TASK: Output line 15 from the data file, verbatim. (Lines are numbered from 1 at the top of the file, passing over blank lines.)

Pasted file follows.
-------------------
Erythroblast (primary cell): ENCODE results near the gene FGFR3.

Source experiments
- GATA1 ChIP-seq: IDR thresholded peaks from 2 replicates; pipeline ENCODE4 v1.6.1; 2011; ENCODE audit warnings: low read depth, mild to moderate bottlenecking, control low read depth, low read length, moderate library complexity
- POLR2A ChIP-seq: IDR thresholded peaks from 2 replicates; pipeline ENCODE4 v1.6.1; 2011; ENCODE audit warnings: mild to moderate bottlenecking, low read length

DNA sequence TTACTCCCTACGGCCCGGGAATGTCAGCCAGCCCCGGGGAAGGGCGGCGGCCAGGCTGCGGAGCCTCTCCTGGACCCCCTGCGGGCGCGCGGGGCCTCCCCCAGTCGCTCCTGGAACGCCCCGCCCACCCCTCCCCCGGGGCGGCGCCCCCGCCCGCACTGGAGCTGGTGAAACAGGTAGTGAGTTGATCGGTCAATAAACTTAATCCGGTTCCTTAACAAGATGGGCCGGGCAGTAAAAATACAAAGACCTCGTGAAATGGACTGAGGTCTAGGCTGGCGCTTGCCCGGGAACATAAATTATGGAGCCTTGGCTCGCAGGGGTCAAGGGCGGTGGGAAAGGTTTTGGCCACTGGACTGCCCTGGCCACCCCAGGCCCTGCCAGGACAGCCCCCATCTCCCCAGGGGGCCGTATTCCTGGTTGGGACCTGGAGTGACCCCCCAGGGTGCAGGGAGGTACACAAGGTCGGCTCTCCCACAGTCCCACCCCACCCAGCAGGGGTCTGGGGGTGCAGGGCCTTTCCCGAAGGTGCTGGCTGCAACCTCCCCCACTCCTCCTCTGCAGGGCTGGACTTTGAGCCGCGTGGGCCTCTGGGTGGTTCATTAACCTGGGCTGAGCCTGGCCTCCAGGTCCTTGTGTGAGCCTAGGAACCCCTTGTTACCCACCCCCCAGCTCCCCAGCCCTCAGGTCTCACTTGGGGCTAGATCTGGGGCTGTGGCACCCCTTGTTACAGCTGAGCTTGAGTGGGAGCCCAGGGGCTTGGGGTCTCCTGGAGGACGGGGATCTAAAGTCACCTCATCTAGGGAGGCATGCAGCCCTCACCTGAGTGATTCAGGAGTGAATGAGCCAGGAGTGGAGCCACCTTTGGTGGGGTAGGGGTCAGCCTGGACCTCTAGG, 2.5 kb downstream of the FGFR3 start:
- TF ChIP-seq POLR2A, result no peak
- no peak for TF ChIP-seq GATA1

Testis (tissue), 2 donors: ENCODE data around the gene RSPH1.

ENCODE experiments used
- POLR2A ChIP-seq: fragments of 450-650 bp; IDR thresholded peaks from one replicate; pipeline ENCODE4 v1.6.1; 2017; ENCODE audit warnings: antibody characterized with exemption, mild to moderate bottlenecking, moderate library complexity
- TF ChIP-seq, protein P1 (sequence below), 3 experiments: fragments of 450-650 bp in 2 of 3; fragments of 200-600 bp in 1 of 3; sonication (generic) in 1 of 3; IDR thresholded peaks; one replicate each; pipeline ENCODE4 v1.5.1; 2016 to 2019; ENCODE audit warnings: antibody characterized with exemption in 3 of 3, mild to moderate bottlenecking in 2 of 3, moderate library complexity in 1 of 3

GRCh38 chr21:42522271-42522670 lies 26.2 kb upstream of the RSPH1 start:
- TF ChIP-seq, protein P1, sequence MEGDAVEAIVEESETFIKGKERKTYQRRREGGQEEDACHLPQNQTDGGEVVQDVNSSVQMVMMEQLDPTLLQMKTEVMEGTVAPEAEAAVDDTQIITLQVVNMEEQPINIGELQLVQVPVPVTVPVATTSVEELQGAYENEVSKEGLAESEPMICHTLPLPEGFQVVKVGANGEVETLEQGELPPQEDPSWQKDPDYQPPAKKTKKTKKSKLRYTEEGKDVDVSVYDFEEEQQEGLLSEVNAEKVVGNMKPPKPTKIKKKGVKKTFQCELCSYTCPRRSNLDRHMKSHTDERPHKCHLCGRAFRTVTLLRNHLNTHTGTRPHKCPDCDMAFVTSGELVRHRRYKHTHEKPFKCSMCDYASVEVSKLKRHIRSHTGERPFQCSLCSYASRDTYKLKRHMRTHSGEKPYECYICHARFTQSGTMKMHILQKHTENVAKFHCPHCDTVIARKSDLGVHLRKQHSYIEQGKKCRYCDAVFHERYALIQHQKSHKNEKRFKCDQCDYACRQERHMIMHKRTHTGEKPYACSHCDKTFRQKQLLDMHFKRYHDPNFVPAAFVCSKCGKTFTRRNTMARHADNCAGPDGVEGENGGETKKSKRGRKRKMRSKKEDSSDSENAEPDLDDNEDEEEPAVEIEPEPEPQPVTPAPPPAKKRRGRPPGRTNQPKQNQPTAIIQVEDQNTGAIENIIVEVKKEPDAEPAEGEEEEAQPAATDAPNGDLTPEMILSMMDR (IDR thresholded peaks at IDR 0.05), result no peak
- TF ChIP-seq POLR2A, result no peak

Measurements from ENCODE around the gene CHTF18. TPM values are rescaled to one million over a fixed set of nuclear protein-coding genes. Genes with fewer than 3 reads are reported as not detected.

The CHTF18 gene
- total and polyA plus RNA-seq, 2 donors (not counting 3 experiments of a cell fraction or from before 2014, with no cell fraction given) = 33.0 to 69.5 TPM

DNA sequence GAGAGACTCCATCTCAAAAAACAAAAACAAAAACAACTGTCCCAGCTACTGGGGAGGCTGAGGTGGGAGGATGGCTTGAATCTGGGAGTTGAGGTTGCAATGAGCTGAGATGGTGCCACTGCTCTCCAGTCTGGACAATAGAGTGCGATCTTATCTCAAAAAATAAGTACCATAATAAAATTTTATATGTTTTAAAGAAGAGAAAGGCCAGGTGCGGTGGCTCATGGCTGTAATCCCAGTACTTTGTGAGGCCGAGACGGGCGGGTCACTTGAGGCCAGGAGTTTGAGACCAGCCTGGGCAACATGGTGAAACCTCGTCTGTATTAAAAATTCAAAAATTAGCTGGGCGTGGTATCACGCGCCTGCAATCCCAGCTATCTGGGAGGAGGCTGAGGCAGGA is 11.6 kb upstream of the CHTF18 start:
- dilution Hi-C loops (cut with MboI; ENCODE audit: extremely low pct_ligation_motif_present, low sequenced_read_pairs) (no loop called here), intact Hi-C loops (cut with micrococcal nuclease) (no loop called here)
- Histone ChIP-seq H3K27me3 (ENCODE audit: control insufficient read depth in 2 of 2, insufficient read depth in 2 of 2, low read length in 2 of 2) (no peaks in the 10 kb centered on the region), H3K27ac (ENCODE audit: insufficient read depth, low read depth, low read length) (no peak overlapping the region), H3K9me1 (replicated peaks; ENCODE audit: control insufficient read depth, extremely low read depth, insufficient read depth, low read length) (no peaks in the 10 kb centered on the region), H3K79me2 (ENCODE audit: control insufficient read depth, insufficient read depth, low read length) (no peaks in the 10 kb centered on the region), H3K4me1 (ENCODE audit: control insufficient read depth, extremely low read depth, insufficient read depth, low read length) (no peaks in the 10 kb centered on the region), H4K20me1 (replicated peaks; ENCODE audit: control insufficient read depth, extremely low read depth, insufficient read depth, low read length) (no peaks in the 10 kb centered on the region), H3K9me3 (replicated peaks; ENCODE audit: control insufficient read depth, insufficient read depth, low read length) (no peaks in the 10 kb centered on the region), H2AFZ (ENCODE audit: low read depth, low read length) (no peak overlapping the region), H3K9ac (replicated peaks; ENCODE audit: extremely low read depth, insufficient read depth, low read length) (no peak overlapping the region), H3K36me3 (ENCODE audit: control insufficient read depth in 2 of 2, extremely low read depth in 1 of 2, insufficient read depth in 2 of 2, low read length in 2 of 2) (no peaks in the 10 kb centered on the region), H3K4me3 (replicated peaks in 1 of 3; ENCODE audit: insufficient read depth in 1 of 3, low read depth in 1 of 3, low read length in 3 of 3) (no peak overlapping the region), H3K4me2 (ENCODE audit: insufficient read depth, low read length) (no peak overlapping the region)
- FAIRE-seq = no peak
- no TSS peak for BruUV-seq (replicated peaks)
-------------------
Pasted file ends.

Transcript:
Measurements from ENCODE around the gene CHTF18. TPM values are rescaled to one million over a fixed set of nuclear protein-coding genes. Genes with fewer than 3 reads are reported as not detected.